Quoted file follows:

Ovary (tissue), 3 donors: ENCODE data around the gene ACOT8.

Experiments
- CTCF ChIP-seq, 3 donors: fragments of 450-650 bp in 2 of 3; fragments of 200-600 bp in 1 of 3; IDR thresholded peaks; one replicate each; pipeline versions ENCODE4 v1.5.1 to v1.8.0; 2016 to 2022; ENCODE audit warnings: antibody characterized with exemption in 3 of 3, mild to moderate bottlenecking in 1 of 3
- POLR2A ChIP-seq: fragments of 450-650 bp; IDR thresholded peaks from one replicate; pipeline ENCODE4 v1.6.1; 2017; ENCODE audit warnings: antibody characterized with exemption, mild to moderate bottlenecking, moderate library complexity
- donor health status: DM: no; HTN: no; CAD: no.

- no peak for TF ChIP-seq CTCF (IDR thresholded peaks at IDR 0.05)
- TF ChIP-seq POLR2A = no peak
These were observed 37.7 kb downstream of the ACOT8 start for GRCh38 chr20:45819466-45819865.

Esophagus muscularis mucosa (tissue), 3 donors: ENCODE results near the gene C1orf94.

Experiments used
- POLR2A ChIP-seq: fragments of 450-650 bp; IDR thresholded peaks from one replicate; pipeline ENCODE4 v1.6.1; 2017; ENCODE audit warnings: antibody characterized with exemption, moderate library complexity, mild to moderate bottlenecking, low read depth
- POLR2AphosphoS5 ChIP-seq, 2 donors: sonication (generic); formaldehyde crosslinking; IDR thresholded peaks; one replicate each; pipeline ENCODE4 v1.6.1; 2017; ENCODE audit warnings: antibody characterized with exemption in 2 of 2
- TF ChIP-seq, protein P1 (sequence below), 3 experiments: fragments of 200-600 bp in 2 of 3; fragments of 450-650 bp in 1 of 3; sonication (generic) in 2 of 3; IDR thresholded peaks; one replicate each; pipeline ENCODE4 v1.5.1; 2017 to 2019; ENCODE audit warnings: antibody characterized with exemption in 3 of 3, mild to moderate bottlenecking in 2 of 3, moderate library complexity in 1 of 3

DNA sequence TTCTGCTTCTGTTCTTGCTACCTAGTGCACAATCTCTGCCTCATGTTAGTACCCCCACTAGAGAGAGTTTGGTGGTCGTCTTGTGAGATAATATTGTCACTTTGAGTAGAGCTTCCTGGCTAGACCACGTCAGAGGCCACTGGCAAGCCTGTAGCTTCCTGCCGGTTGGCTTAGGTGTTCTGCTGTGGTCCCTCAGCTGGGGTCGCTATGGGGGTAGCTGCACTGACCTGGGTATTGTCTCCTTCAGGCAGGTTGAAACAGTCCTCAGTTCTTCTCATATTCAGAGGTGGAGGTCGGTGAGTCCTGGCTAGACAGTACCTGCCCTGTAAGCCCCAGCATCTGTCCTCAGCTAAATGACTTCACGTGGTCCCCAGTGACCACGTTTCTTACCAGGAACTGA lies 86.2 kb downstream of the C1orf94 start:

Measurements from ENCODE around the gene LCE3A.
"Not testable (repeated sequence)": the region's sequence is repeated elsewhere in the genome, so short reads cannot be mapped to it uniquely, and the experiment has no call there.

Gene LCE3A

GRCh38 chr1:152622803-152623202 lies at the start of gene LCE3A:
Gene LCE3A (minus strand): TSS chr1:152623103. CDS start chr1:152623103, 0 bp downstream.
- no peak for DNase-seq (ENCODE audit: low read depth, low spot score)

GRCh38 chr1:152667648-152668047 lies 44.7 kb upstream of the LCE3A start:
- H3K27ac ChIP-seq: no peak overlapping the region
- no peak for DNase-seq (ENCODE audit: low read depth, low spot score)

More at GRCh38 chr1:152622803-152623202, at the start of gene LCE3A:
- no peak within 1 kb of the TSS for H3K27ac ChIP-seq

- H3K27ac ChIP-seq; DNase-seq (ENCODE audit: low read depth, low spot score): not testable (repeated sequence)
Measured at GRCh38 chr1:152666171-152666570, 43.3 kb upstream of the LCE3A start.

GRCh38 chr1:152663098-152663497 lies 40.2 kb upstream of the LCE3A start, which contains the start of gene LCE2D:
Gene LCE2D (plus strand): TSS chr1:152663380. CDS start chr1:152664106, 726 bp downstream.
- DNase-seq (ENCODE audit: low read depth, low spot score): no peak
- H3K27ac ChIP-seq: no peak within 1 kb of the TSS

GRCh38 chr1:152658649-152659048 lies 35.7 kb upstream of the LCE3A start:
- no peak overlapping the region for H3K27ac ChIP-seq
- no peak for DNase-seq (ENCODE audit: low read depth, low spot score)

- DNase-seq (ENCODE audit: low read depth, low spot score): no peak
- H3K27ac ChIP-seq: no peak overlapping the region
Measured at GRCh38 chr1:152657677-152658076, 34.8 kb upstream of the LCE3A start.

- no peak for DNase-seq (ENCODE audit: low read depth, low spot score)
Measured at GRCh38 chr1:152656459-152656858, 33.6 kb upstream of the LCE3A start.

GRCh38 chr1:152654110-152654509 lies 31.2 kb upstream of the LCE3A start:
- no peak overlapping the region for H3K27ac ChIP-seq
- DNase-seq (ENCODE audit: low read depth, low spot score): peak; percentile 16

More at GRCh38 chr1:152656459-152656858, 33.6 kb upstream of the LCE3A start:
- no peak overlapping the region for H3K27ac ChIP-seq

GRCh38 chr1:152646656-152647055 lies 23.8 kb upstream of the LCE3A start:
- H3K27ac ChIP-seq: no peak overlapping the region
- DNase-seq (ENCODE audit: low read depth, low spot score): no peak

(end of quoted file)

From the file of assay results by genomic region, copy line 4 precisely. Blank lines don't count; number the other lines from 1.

- POLR2A ChIP-seq: fragments of 450-650 bp; IDR thresholded peaks from one replicate; pipeline ENCODE4 v1.6.1; 2017; ENCODE audit warnings: antibody characterized with exemption, mild to moderate bottlenecking, moderate library complexity